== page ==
College of the Atlantic Interns Enhance Layers of Time Exhibit

Raney Bench, Curator of Education

The winter term for College of the Atlantic brought the Abbe Museum two talented interns, Rachel Heasly and Zach Whalen. Rachel worked with me in Education where she conducted a survey of similar sized and focused museums and compared the educational offerings and fees to what the Abbe has to offer. She then conducted a similar survey of Maine museums, so we could better understand where the Abbe stands in relation to other museums in the region. This was the first step in a multiple year process of evaluating, revising, and releasing a new series of programs in connection with the change to National Common Core education standards, which will be happening in Maine over the next several years.

Zach worked with Julia Clark, Curator of Collections, processing archaeological artifacts from field school. Zach also helped to photograph objects and turned out to be very helpful on several projects with his knowledge of computer graphic programs.

Zach and Rachel worked together to bring the Layers of Time exhibit up-to-date. The exhibit focuses on various archaeological excavations the Abbe has conducted since our founding in 1928, looking at the science of archaeology, what questions were being researched, and summarizing key discoveries from each location. The exhibit ended with an excavation from the Tranquility Farm site dating from 1995-1998, however the Abbe has continued to lead annual field school excavations.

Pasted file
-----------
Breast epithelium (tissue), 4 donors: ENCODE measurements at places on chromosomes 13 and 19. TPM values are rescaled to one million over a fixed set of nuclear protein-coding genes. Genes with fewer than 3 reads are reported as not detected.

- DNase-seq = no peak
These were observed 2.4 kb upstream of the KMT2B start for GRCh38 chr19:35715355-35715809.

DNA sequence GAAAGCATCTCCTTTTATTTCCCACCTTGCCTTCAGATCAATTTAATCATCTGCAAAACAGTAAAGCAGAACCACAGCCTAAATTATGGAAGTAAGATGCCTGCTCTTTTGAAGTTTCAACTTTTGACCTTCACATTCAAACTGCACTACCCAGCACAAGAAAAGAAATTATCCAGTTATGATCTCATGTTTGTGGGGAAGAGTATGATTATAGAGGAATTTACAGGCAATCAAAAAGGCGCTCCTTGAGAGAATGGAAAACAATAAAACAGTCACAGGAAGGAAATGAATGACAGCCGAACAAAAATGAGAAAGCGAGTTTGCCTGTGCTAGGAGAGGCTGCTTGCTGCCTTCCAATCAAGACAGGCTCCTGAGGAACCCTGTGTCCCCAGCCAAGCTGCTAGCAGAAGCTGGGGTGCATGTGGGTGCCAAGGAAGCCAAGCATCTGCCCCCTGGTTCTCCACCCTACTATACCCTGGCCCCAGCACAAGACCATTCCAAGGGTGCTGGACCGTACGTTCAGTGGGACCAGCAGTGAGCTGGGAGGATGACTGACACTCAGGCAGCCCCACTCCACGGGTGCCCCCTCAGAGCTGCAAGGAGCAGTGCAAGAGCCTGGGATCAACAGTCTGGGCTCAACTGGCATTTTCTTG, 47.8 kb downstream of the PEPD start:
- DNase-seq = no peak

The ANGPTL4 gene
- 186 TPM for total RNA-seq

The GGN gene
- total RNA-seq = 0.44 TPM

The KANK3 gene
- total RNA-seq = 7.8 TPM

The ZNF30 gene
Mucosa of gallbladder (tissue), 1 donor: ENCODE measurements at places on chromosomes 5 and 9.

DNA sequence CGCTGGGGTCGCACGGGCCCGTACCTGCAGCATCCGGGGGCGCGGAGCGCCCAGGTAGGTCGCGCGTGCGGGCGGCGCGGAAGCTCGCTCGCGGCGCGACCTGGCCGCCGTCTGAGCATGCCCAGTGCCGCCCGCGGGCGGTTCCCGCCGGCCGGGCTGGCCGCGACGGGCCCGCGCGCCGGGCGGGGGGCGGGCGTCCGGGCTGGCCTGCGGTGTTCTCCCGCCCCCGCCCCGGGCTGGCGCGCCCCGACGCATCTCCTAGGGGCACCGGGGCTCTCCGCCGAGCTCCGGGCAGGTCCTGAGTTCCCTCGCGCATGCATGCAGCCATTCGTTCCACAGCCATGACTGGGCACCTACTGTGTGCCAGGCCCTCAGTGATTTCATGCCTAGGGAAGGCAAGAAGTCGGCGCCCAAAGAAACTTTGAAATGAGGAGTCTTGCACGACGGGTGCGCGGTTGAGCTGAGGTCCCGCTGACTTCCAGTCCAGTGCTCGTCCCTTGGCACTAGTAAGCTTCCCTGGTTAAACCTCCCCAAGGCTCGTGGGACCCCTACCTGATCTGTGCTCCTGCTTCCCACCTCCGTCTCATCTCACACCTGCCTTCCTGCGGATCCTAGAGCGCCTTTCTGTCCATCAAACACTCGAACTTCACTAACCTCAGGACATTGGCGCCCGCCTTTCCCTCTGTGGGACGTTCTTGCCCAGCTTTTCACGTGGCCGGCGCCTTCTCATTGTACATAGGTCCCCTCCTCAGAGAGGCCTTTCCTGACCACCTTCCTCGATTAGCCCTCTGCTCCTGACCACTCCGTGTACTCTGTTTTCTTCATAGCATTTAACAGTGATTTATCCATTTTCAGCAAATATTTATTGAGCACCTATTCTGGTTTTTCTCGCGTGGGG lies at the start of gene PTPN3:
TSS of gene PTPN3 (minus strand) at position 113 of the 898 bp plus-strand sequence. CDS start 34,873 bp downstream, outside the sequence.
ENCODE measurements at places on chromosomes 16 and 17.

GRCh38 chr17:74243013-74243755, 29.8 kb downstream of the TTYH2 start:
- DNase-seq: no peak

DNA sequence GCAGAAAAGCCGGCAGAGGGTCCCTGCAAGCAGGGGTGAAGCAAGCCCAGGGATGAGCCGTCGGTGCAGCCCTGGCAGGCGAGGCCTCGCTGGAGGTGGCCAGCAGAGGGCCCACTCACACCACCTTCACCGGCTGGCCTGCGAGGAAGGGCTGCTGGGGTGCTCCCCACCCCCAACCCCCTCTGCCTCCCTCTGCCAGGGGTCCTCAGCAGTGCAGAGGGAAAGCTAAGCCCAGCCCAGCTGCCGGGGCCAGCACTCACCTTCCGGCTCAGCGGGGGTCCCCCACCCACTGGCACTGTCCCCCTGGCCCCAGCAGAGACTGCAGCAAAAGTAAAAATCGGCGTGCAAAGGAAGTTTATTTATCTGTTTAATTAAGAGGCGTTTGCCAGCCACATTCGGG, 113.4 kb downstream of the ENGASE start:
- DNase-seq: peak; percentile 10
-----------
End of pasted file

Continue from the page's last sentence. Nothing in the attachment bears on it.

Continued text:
Zach and Rachel worked with data recorded during the 2008-2009 field school excavation of the Ewing-Bragdon site, summarizing what questions the archaeologists were looking to answer, what was found, and highlighting certain key features and artifacts discovered. Zach’s skills and experience with graphic software allowed him to create exhibit panels that match the older panels in design and font, so the new panels are seamless with the older panels. Zach was also able to create a legend explaining the stratigraphy of a possible trash pit uncovered. Rachel helped to write the labels, and both chose the objects they wanted to put on display.

Through this project, the interns learned how to write an exhibit label, how to work with objects, and Julia taught them how to print, mount, and cut out the labels. Zach and Rachel both blogged about their experiences working with the Abbe Museum, which can be found in the blog archives from January, February, and March.

Image 1: Pot sherds from the Ewing-Bragdon site, photo taken by Zach Whalen.